The word ‘slut’ always refers to women, usually in a derogatory manner: a slut can be a woman of dirty habits or appearance, a domestic drudge, or a woman of loose morals inclined towards promiscuity. The ‘Slutwalk’ campaign aims to reclaim the term, though I’m not sure what there is to feel empowered by. American playwright Joshua Conkel’s surreal tragicomedy (which was developed in last year’s Old Vic New Voices US/UK Exchange project and is now receiving its world premiere in Rebecca Atkinson-Lord’s production), The Sluts of Sutton Drive brings plenty of humour and sympathy as well as an excess of shock tactics to this suburban dystopia where pre-teens boast about ‘ finger banging’ their classmates and it’s handy to keep a knife in your handbag just in case you need to carry out a penis amputation. Tread carefully when leaving the auditorium at the interval.
Stephanie Schwartz (Georgia Buchanan) isn’t a housewife, but she is desperate. A widowed supermarket worker in small-town Washington State who dislikes sex and longs for pretty things, repeatedly watching Rosemary’s Baby for the interior design, she becomes addicted to drinking cleaning products for the burning sensation and hallucinations. With a mortgage she can’t afford, a 12-year-old son obsessed with pornography, a boyfriend she doesn’t particularly like and a rapist terrorising the neighbourhood, it isn’t surprising that she seeks some kind of escape.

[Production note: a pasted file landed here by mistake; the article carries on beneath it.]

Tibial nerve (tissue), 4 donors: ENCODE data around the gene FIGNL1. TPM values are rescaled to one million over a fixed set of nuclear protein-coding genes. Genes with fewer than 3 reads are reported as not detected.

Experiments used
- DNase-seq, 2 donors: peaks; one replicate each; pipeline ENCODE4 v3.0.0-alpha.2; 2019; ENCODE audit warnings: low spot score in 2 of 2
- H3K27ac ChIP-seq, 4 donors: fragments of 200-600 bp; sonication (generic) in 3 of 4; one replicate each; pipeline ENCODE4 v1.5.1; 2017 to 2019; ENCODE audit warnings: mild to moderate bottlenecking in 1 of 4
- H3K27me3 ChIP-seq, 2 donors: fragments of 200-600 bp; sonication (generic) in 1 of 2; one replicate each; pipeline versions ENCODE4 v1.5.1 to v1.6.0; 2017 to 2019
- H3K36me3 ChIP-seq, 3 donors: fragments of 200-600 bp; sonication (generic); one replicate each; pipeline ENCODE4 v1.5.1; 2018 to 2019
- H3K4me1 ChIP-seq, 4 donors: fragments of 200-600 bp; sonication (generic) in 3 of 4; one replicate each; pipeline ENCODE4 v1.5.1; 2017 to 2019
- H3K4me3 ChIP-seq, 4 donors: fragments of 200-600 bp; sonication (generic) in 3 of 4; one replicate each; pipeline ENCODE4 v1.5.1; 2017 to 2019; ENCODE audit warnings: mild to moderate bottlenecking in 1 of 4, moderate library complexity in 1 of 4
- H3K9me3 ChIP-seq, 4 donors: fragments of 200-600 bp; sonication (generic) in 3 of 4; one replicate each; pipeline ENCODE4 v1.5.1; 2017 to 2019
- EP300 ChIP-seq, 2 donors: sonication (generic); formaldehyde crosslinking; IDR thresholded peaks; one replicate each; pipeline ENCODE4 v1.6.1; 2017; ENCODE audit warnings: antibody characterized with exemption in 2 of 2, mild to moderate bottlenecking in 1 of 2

In this dysfunctional set-up, female friendship proves to be the strongest bond. Buchanan makes a very endearing addict and she and Kelly Burke as Stephanie’s best friend Sharice are great fun to watch together. Sharice’s confidence and pragmatism counterbalances Stephanie’s nervy naÃ¯vetÃ© and their friendship has echoes of Thelma and Louise and The Witches of Eastwick. In midst of the rubble in Stephanie’s dingy living room, the partners in crime perform an interpretive dance of womanhood while dressed in their wedding dresses defaced with man-hating slogans. It’s quite irresistible.
The men are far more promiscuous than the eponymous ‘sluts’: Stephanie’s boyfriend Will (James Hillier), believes himself to be quite the ladykiller because he drives a Harley Davidson until his dominance is threatened by the asexual mailman with a penchant for blowing things up (Matt Steinberg). Young Jayden (Eric Kofi Abreba), a child played by an adult, is probably the most disturbing character in the play. He’s introduced as a monosyllabic schoolboy demanding his dino nuggets and quickly hints at something more disturbing.
Atkinson-Lord’s direction embraces the script’s larger-than-life elements and is peppered with a self-referential mocking of the genre, a device that could be developed further. However, for all the outrageous melodrama and pleasingly non-clichÃ©d lesbian elements, Stephanie’s final monologue charting the abuse she suffered as a child is disappointingly hackneyed – child abuse as an explanation for everything just doesn’t cut it dramatically.